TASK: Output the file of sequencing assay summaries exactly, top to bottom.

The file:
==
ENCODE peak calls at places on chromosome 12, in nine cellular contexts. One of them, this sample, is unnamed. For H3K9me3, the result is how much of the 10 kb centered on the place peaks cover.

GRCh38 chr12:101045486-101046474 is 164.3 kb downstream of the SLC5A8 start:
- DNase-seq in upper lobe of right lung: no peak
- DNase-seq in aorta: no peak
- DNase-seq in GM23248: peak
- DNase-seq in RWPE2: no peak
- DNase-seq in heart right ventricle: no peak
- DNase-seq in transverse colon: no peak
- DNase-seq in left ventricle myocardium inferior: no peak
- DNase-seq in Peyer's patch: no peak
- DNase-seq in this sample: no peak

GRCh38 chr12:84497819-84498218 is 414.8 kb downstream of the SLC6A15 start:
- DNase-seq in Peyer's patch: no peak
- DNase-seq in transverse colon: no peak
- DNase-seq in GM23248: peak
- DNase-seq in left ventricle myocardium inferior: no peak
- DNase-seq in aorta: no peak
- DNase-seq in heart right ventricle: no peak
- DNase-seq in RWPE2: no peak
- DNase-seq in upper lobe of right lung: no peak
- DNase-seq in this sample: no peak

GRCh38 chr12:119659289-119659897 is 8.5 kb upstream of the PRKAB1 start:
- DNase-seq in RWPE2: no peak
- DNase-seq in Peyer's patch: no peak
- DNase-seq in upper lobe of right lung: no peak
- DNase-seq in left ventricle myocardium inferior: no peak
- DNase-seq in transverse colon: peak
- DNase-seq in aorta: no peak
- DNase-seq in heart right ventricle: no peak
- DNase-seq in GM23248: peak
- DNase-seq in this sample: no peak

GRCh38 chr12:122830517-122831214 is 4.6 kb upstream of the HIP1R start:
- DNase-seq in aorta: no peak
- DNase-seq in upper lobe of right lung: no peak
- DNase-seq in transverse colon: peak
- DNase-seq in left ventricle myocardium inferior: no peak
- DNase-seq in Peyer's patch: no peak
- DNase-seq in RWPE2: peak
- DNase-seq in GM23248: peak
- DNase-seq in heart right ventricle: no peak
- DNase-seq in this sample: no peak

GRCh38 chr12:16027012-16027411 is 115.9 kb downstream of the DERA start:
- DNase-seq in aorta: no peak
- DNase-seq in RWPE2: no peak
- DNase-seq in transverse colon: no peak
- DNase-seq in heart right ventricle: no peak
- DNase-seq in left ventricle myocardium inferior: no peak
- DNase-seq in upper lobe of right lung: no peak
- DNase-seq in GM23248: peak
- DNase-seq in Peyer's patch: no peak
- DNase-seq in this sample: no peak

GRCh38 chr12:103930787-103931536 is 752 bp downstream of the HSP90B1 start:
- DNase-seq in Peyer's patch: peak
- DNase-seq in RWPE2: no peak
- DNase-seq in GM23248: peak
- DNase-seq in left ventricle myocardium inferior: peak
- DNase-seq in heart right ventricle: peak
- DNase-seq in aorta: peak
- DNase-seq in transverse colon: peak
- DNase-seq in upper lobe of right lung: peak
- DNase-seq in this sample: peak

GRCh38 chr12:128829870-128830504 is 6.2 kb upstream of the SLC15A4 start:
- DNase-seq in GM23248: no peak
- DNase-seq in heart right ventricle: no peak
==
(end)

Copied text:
ENCODE peak calls at places on chromosome 12, in nine cellular contexts. One of them, this sample, is unnamed. For H3K9me3, the result is how much of the 10 kb centered on the place peaks cover.

GRCh38 chr12:101045486-101046474 is 164.3 kb downstream of the SLC5A8 start:
- DNase-seq in upper lobe of right lung: no peak
- DNase-seq in aorta: no peak
- DNase-seq in GM23248: peak
- DNase-seq in RWPE2: no peak
- DNase-seq in heart right ventricle: no peak
- DNase-seq in transverse colon: no peak
- DNase-seq in left ventricle myocardium inferior: no peak
- DNase-seq in Peyer's patch: no peak
- DNase-seq in this sample: no peak

GRCh38 chr12:84497819-84498218 is 414.8 kb downstream of the SLC6A15 start:
- DNase-seq in Peyer's patch: no peak
- DNase-seq in transverse colon: no peak
- DNase-seq in GM23248: peak
- DNase-seq in left ventricle myocardium inferior: no peak
- DNase-seq in aorta: no peak
- DNase-seq in heart right ventricle: no peak
- DNase-seq in RWPE2: no peak
- DNase-seq in upper lobe of right lung: no peak
- DNase-seq in this sample: no peak

GRCh38 chr12:119659289-119659897 is 8.5 kb upstream of the PRKAB1 start:
- DNase-seq in RWPE2: no peak
- DNase-seq in Peyer's patch: no peak
- DNase-seq in upper lobe of right lung: no peak
- DNase-seq in left ventricle myocardium inferior: no peak
- DNase-seq in transverse colon: peak
- DNase-seq in aorta: no peak
- DNase-seq in heart right ventricle: no peak
- DNase-seq in GM23248: peak
- DNase-seq in this sample: no peak

GRCh38 chr12:122830517-122831214 is 4.6 kb upstream of the HIP1R start:
- DNase-seq in aorta: no peak
- DNase-seq in upper lobe of right lung: no peak
- DNase-seq in transverse colon: peak
- DNase-seq in left ventricle myocardium inferior: no peak
- DNase-seq in Peyer's patch: no peak
- DNase-seq in RWPE2: peak
- DNase-seq in GM23248: peak
- DNase-seq in heart right ventricle: no peak
- DNase-seq in this sample: no peak

GRCh38 chr12:16027012-16027411 is 115.9 kb downstream of the DERA start:
- DNase-seq in aorta: no peak
- DNase-seq in RWPE2: no peak
- DNase-seq in transverse colon: no peak
- DNase-seq in heart right ventricle: no peak
- DNase-seq in left ventricle myocardium inferior: no peak
- DNase-seq in upper lobe of right lung: no peak
- DNase-seq in GM23248: peak
- DNase-seq in Peyer's patch: no peak
- DNase-seq in this sample: no peak

GRCh38 chr12:103930787-103931536 is 752 bp downstream of the HSP90B1 start:
- DNase-seq in Peyer's patch: peak
- DNase-seq in RWPE2: no peak
- DNase-seq in GM23248: peak
- DNase-seq in left ventricle myocardium inferior: peak
- DNase-seq in heart right ventricle: peak
- DNase-seq in aorta: peak
- DNase-seq in transverse colon: peak
- DNase-seq in upper lobe of right lung: peak
- DNase-seq in this sample: peak

GRCh38 chr12:128829870-128830504 is 6.2 kb upstream of the SLC15A4 start:
- DNase-seq in GM23248: no peak
- DNase-seq in heart right ventricle: no peak